PureInsight | February 10, 2003
[PureInsight.org] It is often said that flowers are perceptive. What about grasses? Cleve Backster, an American scientist, discovered that the dragon pot plant had feelings just as humans do. More than a thousand years ago, Shen Kuo, a Chinese scientist, wrote a book titled Mengxi Bitan, which told a similar story of a corn poppy that could dance to music.
According to the story, there was a man named Sang Jingshu from Gaoyou (near today's Yangzhou city in China). He was gifted at recognizing all kinds of sounds and was particularly talented in music. He could even tell one's fortune through sounds.
Sang heard about the corn poppy, a grass that could dance to a particular piece of music, "The Music of the Corn Poppy." It only responded to this piece of music and showed no reaction when people played any other pieces of music to it.. Sang decided to try it out for himself. The corn poppy indeed danced only that piece of music and nothing else, just as the legend had said.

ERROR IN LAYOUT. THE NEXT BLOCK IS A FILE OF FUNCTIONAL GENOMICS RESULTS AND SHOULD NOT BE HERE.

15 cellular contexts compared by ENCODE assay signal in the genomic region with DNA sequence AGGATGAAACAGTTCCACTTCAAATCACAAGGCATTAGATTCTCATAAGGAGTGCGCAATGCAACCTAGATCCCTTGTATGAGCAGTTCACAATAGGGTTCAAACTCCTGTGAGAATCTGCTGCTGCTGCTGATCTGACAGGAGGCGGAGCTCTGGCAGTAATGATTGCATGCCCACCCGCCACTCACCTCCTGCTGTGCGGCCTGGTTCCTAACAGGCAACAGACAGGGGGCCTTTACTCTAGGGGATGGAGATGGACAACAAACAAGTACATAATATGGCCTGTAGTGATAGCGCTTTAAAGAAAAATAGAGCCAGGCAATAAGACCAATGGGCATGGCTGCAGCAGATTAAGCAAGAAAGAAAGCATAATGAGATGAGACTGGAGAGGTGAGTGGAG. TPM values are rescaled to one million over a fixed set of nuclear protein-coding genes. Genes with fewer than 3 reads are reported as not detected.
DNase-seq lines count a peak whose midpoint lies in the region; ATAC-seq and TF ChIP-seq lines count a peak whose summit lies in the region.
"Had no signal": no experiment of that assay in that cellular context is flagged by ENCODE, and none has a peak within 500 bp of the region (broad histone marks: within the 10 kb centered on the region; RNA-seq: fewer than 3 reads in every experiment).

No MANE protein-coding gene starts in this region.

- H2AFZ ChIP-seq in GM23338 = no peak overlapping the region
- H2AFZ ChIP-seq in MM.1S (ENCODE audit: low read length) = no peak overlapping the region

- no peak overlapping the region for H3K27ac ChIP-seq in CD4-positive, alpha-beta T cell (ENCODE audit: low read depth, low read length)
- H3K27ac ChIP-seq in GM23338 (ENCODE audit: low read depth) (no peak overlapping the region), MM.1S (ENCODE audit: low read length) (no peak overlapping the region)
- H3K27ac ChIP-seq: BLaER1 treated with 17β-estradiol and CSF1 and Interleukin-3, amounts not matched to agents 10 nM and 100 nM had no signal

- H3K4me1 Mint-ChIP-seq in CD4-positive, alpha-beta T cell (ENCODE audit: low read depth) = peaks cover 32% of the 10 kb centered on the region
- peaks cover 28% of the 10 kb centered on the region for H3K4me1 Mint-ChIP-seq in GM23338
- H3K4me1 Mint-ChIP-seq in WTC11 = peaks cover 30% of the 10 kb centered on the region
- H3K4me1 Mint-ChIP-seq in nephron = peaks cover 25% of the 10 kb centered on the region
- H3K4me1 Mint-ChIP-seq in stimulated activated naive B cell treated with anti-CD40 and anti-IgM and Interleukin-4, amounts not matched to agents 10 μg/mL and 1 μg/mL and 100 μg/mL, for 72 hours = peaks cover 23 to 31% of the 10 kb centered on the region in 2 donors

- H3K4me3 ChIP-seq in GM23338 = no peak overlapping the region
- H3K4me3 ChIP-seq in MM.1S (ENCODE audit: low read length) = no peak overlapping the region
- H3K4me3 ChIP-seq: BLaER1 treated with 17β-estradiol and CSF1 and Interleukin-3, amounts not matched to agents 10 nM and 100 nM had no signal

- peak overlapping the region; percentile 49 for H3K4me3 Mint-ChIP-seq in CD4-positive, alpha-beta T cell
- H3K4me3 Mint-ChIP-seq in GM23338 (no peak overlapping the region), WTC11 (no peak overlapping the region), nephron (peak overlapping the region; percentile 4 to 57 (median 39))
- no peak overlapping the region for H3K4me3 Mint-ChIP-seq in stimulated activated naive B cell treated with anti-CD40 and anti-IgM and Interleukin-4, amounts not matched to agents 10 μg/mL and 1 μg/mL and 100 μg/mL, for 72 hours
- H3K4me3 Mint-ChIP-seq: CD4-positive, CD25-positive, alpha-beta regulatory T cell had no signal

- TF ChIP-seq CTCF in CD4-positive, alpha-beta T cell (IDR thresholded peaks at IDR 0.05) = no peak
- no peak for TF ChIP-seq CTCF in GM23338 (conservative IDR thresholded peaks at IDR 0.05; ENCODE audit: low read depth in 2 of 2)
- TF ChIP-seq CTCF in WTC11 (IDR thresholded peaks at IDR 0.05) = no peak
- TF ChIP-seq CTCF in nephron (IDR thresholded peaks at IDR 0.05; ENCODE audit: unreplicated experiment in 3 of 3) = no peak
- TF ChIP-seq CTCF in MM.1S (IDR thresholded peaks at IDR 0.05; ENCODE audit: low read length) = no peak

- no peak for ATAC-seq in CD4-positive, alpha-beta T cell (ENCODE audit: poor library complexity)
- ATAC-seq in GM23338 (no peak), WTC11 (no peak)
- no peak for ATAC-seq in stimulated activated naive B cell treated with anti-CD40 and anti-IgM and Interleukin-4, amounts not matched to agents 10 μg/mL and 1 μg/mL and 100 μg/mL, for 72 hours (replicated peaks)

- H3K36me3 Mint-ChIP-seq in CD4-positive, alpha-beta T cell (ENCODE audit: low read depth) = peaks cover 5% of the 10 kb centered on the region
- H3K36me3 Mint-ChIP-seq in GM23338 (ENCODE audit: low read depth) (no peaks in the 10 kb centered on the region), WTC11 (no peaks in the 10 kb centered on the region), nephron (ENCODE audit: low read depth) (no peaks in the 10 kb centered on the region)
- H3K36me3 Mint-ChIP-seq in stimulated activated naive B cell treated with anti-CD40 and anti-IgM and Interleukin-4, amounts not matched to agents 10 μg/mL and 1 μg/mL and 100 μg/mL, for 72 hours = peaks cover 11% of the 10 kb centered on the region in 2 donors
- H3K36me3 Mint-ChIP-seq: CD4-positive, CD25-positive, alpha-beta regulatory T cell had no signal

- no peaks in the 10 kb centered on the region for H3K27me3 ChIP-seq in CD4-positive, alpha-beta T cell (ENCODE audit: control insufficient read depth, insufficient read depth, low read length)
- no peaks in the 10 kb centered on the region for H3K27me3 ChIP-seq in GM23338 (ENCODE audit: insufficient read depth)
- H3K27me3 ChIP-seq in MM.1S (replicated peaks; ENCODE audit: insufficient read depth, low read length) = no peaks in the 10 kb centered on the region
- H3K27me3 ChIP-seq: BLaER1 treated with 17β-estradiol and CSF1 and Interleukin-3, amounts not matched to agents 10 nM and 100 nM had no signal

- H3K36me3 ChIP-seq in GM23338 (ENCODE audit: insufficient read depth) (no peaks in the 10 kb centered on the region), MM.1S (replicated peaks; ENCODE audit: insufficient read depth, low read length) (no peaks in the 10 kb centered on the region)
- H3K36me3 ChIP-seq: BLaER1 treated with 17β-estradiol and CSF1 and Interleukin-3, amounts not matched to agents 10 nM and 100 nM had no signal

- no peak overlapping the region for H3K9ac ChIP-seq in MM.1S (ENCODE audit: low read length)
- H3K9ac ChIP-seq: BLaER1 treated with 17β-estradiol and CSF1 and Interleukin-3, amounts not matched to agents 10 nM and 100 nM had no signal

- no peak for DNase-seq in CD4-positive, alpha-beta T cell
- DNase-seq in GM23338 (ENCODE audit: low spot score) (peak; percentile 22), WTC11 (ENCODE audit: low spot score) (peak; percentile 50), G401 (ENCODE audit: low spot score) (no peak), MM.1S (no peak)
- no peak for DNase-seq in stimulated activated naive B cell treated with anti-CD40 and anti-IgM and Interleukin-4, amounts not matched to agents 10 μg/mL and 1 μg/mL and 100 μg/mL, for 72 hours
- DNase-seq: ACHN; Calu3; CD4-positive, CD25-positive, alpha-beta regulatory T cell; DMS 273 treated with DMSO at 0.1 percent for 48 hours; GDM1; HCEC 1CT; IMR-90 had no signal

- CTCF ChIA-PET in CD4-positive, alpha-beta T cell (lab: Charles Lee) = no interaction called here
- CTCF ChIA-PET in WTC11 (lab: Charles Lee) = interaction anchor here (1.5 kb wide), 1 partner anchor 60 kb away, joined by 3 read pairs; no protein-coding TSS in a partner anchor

After intensive study, Sang found that the melody of "The Music of the Corn Poppy" belonged to the Wu School of music; therefore, Sang composed another song in the Wu style. When he played this song to the corn poppy, it again danced beautifully. Sang named this song "The Tune of the Corn Poppy." The melodies of the two songs were completely different. Although there was not a part alike in the two songs, the plant could dance to both songs. Sang Jingshu concluded that it was because the internal musical principles were the same in the two songs.
Shen Kuo (the author of Menxi Bitan) sang high praise for Sang's ability. He wrote, "It is so wonderful for someone to know music this well!" Later Sang passed an examination and became a Jinshi. He was finally promoted to a governor of a county. His song, "The Tune of the Corn Poppy," was popular in Jiangsu and Zhejiang Provinces, even though people did not know what constituted the Wu School of music.
Translated from: http://www.zhengjian.org/zj/articles/2003/1/17/20085.html